Bloating is caused by excess gas or water retention, causing a full feeling in the abdomen. In some cases a noticeable expansion in this area can be seen. Bloating can be tackled through the right changes to your diet, but there seems to be a lot of misinformation regarding which changes work and which ones don't.
MYTH: The Less You Eat, the Less Bloating You Will Suffer
Many people believe that cutting down on food consumption will have an impact upon bloating. They hope bloating will decrease as they lower their calorie count.
FACT: The Amount of Food You Consume Has No Impact on Bloating
The amount of food in your diet has no effect on bloating. It is the contents of your diet that impacts bloating. Because bloating is caused by excess gas rather than fat around the abdomen, reducing the quantity of food you eat will not cure the problem.
MYTH: Detox or Cleansing Diets Will Reduce Bloating
There is a popular belief that quick detox or cleansing diets will reduce stomach bloating without having to make any long term alterations to your diet. These detox diets are popular because they can reduce bloating fast, sometimes from one day to the next.
FACT: Detox Diets Are Diuretic and Can Be Dangerous
Going on a crash detox diet is not recommended to reduce bloating because they can be dangerous. Most detox diets are diuretic and work by triggering immediate water elimination, but they can quickly lead to dehydration or an excessive drop in potassium levels. Furthermore, they can also cause muscle weakness, nausea, and fatigue, and they usually come with a “bounce back” effect. A more sensible option to reduce bloating is to take your time and do it in a safe, healthy manner.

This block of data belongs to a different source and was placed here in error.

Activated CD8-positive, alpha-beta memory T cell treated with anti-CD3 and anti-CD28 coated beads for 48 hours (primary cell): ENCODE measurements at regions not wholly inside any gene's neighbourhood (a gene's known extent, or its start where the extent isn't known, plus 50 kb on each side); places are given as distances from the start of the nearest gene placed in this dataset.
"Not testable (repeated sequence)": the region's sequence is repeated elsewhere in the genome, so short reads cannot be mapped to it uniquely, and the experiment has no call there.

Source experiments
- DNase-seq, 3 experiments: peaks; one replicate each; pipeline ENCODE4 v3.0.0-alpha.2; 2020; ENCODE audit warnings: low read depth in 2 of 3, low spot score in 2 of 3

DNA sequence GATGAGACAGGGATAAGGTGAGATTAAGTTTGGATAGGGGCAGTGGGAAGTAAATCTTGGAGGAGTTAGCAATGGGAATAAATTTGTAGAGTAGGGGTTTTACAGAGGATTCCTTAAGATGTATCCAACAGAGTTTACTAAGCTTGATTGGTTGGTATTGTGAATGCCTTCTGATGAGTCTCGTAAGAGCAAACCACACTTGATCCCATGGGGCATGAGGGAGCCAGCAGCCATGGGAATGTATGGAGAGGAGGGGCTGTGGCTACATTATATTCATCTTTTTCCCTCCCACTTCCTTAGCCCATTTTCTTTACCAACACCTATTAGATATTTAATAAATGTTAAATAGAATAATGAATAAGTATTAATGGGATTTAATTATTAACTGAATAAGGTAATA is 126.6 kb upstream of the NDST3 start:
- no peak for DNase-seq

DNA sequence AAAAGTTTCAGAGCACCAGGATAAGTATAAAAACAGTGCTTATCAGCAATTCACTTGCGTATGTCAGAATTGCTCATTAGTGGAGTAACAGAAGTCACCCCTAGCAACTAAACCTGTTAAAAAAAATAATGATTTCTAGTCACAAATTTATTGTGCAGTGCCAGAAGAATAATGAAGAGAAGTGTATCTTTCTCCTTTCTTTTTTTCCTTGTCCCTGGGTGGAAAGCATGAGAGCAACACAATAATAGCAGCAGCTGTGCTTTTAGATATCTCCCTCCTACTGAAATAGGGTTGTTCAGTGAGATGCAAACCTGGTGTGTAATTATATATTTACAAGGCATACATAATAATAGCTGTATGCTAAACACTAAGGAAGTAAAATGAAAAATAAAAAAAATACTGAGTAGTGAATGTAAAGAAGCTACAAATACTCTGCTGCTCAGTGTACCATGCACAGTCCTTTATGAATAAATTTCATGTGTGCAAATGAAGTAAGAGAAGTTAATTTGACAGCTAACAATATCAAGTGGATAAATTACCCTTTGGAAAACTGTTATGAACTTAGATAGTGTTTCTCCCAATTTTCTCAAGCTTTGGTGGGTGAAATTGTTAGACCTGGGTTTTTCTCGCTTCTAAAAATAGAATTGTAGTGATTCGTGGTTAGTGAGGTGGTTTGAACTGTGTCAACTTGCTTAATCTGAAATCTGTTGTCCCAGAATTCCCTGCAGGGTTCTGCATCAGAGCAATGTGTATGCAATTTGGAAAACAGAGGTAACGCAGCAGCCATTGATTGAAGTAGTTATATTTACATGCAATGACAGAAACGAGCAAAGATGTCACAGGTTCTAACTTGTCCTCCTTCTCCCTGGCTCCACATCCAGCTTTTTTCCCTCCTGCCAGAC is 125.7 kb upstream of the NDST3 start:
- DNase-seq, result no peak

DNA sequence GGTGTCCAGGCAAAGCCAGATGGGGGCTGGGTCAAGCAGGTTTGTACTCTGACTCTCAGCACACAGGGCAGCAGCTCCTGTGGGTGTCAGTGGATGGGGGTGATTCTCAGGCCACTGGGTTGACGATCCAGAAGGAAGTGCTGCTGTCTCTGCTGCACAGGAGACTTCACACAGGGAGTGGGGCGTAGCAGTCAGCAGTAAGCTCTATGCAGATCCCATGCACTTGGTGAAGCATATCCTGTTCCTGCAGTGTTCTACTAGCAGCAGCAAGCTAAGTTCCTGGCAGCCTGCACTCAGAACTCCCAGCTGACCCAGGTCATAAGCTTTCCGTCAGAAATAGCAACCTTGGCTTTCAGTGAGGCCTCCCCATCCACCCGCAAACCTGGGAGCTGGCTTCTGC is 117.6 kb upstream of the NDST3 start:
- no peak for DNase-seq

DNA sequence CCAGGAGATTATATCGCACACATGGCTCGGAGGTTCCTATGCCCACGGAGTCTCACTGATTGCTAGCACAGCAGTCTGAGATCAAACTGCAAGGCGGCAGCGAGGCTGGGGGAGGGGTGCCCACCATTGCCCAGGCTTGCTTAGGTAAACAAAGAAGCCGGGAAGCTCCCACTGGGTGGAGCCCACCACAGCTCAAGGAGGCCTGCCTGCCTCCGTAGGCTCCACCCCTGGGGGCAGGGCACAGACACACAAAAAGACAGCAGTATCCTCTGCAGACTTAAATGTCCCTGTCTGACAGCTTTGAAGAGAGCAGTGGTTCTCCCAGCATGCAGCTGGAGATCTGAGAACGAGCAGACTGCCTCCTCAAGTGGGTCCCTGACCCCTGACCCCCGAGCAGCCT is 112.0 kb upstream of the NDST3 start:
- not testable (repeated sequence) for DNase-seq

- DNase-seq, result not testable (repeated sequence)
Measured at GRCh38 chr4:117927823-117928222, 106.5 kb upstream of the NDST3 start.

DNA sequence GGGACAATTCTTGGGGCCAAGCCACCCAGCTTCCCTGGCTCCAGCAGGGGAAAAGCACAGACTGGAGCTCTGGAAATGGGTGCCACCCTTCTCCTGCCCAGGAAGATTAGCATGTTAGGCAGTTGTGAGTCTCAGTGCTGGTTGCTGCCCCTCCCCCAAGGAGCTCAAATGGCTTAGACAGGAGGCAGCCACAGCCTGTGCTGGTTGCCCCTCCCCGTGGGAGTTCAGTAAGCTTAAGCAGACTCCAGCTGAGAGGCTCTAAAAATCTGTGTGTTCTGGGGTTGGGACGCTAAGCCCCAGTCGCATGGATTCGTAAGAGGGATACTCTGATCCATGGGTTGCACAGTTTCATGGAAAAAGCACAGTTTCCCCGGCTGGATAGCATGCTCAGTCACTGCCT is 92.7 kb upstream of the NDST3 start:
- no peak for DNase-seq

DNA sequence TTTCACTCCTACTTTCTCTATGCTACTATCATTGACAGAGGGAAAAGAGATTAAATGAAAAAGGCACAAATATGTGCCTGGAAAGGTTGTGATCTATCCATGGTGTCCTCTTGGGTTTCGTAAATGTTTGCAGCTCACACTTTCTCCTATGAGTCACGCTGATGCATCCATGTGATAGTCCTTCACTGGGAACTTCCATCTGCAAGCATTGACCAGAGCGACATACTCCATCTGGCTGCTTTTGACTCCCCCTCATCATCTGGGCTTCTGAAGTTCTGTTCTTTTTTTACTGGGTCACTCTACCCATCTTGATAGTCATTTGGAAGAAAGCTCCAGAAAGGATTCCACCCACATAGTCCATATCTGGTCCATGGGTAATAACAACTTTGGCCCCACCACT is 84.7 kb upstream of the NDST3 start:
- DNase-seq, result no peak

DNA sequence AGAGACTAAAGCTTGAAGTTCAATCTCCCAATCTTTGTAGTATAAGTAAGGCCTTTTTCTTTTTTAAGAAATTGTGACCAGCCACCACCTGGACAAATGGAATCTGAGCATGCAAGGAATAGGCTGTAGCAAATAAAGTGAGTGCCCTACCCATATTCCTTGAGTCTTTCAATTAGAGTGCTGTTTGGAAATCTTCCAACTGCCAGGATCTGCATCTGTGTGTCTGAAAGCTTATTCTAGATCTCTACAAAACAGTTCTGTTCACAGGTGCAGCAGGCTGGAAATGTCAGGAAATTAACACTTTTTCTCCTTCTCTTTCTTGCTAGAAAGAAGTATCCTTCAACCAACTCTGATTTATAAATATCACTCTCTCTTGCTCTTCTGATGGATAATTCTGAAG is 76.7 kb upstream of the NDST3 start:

MYTH: Only Junk Food Causes Bloating
Processed snacks or junk food can make bloating worse. The common myth states only diets heavy in processed junk foods, which are loaded with fats and sugars, can cause stomach bloating.
FACT: Nutritious Food Can Lead to Bloating
In actuality, nutritious foods such as whole grains, lentils, beans, chick peas, broccoli, and carrots all carry the risk of bloating your stomach, depending on the person. Dairy products, which are also nutritious, can also cause bloating if you are lactose intolerant.
Stomach bloating is a problem during menopause. Fortunately, there are things you can do to reduce bloating. Getting accurate information and separating these common diet myths from the facts will help you reduce bloating in the safest, most effective manner.
- National Health Service UK. (2012). Beat the Bloat. Retrieved August 20, 2013, from http://www.nhs.uk/Livewell/digestive-health/Pages/beat-the-bloat.aspx
- National Health Service UK. (2006). Detox Diets. Retrieved August 20, 2013, from http://www.nhs.uk/livewell/tiredness-and-fatigue/documents/truthdetoxdiets.pdf
- National Library of Medicine. (2012). Abdominal bloating. Retrieved August 20, 2013, from http://www.ncbi.nlm.nih.gov/pubmedhealth/PMH0003610/
- Torrens, K. (2013). How to eat to avoid feeling bloated. Retrieved August 20, 2013, from http://www.bbcgoodfood.com/howto/guide/how-eat-avoid-feeling-bloated